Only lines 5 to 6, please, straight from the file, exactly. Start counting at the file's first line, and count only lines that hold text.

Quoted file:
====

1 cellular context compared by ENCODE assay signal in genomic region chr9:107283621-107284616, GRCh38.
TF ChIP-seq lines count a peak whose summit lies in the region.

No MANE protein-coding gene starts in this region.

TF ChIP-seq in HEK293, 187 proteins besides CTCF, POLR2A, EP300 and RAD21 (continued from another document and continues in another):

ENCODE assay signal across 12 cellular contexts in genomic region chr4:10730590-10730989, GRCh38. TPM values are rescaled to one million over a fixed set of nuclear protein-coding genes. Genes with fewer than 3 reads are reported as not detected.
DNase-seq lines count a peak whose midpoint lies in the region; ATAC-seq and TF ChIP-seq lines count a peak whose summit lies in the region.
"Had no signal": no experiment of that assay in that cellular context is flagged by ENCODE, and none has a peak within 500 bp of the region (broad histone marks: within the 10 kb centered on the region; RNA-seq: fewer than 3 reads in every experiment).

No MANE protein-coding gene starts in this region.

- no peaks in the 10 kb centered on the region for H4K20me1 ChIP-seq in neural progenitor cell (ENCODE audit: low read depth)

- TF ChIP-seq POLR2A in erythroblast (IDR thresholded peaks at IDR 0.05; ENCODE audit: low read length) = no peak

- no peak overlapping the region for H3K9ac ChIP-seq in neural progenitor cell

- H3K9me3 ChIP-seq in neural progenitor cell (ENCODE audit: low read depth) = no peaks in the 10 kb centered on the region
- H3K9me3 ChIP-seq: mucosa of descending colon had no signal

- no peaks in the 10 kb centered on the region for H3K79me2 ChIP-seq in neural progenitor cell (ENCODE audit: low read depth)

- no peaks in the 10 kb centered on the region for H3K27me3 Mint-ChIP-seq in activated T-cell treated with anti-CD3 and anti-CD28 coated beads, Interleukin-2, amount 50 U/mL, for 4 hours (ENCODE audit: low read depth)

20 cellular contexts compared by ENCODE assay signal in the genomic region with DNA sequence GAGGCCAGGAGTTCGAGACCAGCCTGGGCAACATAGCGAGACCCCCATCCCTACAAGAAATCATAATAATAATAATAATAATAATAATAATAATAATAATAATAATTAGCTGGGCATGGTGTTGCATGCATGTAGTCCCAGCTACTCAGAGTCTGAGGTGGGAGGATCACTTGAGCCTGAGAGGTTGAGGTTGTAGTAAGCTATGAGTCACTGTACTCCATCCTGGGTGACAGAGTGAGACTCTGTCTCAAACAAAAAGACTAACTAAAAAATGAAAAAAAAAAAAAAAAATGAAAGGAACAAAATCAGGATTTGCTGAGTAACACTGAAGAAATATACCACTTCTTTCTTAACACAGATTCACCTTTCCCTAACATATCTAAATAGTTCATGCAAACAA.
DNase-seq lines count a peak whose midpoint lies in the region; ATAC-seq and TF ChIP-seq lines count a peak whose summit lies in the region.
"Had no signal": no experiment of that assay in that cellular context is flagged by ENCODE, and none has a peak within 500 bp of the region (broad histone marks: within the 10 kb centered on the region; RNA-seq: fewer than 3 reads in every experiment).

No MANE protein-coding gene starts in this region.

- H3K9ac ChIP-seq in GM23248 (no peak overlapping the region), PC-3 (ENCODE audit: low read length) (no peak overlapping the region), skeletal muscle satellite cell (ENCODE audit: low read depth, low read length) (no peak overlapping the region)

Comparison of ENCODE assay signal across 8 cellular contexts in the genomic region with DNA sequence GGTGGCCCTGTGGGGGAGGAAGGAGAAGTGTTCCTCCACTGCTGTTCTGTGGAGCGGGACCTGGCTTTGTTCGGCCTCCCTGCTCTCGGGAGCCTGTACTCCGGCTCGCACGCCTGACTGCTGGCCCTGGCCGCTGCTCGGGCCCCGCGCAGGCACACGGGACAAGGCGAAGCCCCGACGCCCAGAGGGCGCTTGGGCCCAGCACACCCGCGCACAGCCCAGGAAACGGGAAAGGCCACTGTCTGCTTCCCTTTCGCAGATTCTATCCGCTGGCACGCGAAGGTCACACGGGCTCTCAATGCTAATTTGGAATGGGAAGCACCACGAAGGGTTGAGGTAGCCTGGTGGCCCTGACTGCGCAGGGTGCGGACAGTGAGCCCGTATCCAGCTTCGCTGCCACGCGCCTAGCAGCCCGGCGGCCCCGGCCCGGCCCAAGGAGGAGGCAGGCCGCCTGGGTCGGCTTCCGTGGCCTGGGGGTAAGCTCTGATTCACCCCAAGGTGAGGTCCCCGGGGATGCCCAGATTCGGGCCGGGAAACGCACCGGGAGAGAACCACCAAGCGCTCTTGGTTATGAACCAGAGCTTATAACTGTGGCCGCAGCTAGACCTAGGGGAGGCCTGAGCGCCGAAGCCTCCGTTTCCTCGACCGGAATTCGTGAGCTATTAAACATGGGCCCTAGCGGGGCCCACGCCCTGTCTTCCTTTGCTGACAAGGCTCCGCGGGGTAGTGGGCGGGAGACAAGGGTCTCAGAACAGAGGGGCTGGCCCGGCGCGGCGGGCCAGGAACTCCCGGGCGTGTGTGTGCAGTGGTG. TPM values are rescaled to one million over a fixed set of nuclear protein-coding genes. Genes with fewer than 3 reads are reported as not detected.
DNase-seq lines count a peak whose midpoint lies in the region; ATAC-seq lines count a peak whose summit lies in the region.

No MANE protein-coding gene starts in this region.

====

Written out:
ENCODE assay signal across 12 cellular contexts in genomic region chr4:10730590-10730989, GRCh38. TPM values are rescaled to one million over a fixed set of nuclear protein-coding genes. Genes with fewer than 3 reads are reported as not detected.
DNase-seq lines count a peak whose midpoint lies in the region; ATAC-seq and TF ChIP-seq lines count a peak whose summit lies in the region.